Rosarie has worked in a variety of positions supporting human rights and issues disproportionately affecting vulnerable populations. Most recently, she served as deputy director for the Democracy, Rights and Governance (DRG) Center at USAID (2015-2017) and senior advisor to the Deputy Administrator of USAID (2011- 2015). She provided expertise and leadership to generate policy recommendations and develop projects and tools on rule of law, human rights, atrocity prevention and support for vulnerable populations, including youth, women, people with disabilities and the LGBT community. She also provided strategic and political guidance on programs and policies on these issues in South Sudan, Ukraine, CAR and Yemen.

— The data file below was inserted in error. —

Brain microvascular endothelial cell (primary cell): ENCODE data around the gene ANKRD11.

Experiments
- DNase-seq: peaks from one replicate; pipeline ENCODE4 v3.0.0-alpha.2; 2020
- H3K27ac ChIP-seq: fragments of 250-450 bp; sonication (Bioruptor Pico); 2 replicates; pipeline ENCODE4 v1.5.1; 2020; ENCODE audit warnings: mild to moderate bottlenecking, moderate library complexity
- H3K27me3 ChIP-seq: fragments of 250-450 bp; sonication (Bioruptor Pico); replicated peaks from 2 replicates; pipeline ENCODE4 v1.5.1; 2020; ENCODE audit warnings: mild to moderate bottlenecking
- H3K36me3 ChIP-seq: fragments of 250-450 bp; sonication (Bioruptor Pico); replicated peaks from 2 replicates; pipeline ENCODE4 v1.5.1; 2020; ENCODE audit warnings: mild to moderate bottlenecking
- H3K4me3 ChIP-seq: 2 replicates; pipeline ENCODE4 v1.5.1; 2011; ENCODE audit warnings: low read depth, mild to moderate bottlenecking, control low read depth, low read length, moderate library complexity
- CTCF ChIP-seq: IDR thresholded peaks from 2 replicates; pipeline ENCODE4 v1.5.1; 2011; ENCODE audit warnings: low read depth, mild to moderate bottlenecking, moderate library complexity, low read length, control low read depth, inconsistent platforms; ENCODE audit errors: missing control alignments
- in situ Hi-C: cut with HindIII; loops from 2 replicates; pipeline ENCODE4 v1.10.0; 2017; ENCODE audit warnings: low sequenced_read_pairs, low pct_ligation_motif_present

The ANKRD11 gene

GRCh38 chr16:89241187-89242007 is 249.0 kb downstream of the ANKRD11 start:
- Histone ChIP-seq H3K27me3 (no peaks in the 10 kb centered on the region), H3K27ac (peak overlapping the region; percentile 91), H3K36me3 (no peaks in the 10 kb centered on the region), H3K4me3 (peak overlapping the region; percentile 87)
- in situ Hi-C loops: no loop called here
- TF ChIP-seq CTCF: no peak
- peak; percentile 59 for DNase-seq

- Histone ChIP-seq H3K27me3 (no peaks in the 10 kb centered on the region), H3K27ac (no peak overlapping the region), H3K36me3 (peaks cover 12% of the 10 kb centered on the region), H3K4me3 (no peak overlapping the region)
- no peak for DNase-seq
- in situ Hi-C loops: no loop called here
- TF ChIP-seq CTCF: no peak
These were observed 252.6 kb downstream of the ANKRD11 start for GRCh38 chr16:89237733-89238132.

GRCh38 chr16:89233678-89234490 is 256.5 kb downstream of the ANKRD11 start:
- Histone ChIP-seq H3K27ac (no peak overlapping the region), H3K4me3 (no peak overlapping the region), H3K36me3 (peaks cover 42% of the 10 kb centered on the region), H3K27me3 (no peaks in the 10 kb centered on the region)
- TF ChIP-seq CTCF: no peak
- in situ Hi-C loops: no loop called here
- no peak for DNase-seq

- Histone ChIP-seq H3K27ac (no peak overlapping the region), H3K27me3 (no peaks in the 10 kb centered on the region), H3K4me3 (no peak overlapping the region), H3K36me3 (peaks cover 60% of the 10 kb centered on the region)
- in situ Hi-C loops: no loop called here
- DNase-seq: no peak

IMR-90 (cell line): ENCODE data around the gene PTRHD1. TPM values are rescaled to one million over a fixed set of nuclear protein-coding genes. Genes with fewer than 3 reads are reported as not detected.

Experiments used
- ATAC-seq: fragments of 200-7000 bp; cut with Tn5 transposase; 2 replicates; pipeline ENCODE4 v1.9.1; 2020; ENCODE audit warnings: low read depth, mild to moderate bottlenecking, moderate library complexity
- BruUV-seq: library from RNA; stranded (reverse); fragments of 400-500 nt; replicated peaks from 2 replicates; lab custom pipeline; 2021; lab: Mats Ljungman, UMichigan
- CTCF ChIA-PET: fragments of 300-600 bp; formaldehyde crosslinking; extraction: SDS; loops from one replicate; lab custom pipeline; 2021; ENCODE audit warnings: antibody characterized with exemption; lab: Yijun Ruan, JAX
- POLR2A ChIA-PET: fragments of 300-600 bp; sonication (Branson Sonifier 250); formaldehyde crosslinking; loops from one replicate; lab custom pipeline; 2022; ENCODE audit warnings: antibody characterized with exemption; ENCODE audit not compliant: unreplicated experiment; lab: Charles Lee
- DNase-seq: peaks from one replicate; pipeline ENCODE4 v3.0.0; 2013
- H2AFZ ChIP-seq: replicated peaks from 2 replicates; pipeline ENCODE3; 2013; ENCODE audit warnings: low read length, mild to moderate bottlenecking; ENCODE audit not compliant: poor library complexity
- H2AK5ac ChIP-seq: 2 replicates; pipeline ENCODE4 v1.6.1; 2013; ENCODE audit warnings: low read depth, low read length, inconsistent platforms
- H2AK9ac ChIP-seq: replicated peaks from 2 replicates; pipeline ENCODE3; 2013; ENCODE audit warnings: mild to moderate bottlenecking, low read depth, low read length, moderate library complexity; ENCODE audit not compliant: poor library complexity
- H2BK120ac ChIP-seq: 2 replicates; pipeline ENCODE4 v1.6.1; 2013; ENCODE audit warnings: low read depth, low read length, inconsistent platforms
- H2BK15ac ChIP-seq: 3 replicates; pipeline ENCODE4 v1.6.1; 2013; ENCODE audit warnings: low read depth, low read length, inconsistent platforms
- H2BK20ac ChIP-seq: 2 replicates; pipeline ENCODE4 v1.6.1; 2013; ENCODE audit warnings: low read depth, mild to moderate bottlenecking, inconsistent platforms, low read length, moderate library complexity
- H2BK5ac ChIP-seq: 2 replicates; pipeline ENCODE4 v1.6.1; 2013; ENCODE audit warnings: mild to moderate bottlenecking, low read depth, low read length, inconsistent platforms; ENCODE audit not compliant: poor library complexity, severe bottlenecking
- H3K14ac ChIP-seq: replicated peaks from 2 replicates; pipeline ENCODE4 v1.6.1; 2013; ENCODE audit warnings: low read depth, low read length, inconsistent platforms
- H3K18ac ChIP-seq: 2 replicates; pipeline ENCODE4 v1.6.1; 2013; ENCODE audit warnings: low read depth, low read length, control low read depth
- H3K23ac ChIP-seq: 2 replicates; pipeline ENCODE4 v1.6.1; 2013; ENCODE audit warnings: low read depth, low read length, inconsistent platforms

Rosarie was a Fulbright Scholar in Sofia, Bulgaria examining the development of the human rights movement in a transitional democracy. She holds a L.L.M. in International Human Rights Law from the University of Nottingham and a B.A. in Political Science and Communications from Boston College.

Publications By Rosarie

A Primer on Multi-track Diplomacy: How Does it Work?

A Primer on Multi-track Diplomacy: How Does it Work?

Wednesday, July 31, 2019

By: Jennifer Staats ; Johnny Walsh; Rosarie Tucci

If you asked someone to define diplomacy, chances are they would describe two governments meeting, shaking hands, sitting at a table, and negotiating an official agreement. But that more traditional view of diplomacy is only one iteration, often called track 1 diplomacy. Diplomacy can occur in a number of forms, or “tracks,” that engage various participants, from academics to policymakers to heads of state. In an increasingly complex global environment, peacebuilders and diplomats looking to address difficult policy challenges are increasingly incorporating track 1.5 and track 2 dialogues—often referred to as “back channel” diplomacy—into their strategies.

Mediation, Negotiation & Dialogue

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